These issues prompted civil society to place increased pressure on government agencies to protect this vulnerable population and to implement a comprehensive migration policy. Pressure from civil society aligned with a shift in the rhetoric of King Mohammed VI, who began to place more and more importance on human rights. This shift, including increased political space given to civil society organizations, was likely motivated in part by a desire to project an image of Morocco as a country that not only adhered to international norms but also displayed an innovative and progressive migration policy in a region otherwise riddled with human rights abuses. It was against this backdrop that Morocco began the process of developing a migration policy framework in 2013.

The remaining sections of this paper will highlight key aspects of the Moroccan migration experience, and suggest how these may be instructive to other countries or regions that are currently dealing with a large scale migration influx.

Morocco: A Country in Transition

Morocco is a country in transition from both a reactionary and a proactive standpoint.  Morocco’s desire to be widely perceived as a reliable and forward thinking partner and participant in the international community has had a strong influence on its internal politics. Its current role as a bridge between Africa, the Middle East and Europe has been premised on its reliability as a partner; a number of the policy reforms in the years following 2010 can be seen as attempts to shore up this stability. However, it is also operating in a geo-political environment that is changing quickly. While Africa has seen tremendous economic growth and development, Europe is dealing with a migration crisis, and the Arab countries are still reeling from the Arab Spring. Morocco is therefore currently feeling its way to a new international role, one that requires a considerable shift in the way the country is governed.

The Arab Spring of 2011 had ramifications across the region, and Morocco was no exception. While it’s Arab neighbors took different ways in responding to the demands of civil society, it appears that there was a top-down decision in Morocco to respond to some of the calls for social reform, one of these being migration. Morocco took on the ‘humanitarian’ approach to migration while many of its regional partners were turning towards more security based policies.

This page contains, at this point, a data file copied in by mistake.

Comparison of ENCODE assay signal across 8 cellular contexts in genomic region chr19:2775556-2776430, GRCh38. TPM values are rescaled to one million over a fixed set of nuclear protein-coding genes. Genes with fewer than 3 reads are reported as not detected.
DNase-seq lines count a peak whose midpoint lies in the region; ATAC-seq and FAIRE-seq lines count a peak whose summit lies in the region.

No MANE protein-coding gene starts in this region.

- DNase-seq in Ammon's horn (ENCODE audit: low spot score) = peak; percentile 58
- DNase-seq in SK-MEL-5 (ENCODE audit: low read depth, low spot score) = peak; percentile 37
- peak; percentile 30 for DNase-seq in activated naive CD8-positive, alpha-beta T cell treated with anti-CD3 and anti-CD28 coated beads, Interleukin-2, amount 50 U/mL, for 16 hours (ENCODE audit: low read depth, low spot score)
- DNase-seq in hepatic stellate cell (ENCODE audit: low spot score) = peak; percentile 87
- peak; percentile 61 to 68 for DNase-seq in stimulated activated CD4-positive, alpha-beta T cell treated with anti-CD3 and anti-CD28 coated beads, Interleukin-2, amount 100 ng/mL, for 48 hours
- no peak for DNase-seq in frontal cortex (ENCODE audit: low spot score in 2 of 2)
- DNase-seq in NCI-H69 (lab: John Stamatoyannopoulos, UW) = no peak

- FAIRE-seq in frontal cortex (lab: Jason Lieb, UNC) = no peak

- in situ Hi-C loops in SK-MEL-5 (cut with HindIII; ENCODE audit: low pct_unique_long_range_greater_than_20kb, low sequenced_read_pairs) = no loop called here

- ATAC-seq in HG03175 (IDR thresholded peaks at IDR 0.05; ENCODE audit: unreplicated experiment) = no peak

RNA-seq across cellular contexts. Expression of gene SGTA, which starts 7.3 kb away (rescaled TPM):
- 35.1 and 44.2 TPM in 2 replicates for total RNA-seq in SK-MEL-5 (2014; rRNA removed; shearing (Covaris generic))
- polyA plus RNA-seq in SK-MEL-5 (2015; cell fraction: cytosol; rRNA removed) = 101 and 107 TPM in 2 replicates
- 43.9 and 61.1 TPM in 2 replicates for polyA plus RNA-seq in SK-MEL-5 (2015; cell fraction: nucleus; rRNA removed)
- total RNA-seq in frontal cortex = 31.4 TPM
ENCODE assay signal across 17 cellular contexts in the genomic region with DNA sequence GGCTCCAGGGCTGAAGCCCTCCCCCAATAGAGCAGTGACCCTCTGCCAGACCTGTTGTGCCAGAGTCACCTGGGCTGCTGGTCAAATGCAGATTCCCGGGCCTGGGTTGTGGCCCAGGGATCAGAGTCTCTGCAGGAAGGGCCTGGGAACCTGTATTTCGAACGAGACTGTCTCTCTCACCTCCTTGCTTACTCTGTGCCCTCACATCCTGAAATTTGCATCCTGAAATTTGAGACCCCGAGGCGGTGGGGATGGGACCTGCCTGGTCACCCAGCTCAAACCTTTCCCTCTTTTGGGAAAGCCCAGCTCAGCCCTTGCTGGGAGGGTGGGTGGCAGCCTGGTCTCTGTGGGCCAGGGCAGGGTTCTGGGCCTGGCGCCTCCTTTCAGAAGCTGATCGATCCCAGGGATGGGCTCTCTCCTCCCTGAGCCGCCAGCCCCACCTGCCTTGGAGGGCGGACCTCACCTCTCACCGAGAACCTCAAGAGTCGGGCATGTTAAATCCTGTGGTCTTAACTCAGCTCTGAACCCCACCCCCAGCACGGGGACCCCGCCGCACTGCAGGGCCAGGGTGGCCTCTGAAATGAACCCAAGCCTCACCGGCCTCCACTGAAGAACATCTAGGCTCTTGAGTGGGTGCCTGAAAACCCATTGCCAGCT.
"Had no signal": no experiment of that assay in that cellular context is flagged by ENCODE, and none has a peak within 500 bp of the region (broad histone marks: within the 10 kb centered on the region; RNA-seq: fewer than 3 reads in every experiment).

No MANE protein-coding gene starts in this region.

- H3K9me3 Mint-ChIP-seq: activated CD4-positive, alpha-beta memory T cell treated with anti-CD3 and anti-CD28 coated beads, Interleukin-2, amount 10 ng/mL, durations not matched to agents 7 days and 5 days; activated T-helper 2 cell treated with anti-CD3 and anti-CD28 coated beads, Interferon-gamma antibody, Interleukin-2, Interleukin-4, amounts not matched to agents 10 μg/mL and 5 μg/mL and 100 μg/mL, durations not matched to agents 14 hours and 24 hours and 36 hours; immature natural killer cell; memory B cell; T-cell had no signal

The regularization campaign is part of a broader program of migration policy reform demonstrating a ‘new’ Morocco that is seeking to take control of its image, internally and externally, and re-shape its geo-political dimensions accordingly. The new - and seemingly more liberal - 2011 Constitution is one example of Morocco taking a new direction, and an argument can be made that the 2013 Regularization campaign which saw nearly 28,000 illegal migrants being given a residence status can be seen in the same light. These policies were part of a raft of reforms aimed at combatting social exclusion and civil society discontent. In addition, it is unlikely purely chance that the new migration policy coincided with King Mohammed VI’s meeting with President Obama in Washington DC in November 2013 - as US-Moroccan relations have strengthened in recent years.

To the extent that economic factors were important in formulating migration policy, the argument to regularize illegal migrants with long-term connections with Morocco was likely in part due to the country’s macroeconomic strategy, looking south within Africa. First, Morocco’s attractiveness to international investors is premised on its stability, and on the comparative strength of its economy and political structure. As Africa’s economic power grows, the Moroccan government is keen to strengthen economic ties with its Sub-Saharan trade partners. The existence - and successful integration - of migrants from these partner nations will assist in cementing these links. Here we see the importance of international image in the formation of migration policy in Morocco. Although Morocco still continues to operate outside the African Union due to issues over Western Sahara, it has been consciously trying to move closer to its African neighbors. In recent years King Mohammed VI has made a number of strategic visits to the region in what has been called a ‘diplomatic offensive.’ Yet, increasing political and trade links are incompatible with the continuing poor treatment of African nationals on Moroccan soil, and this has likely played a role in Morocco’s shift to a more welcoming stance towards foreign migrants.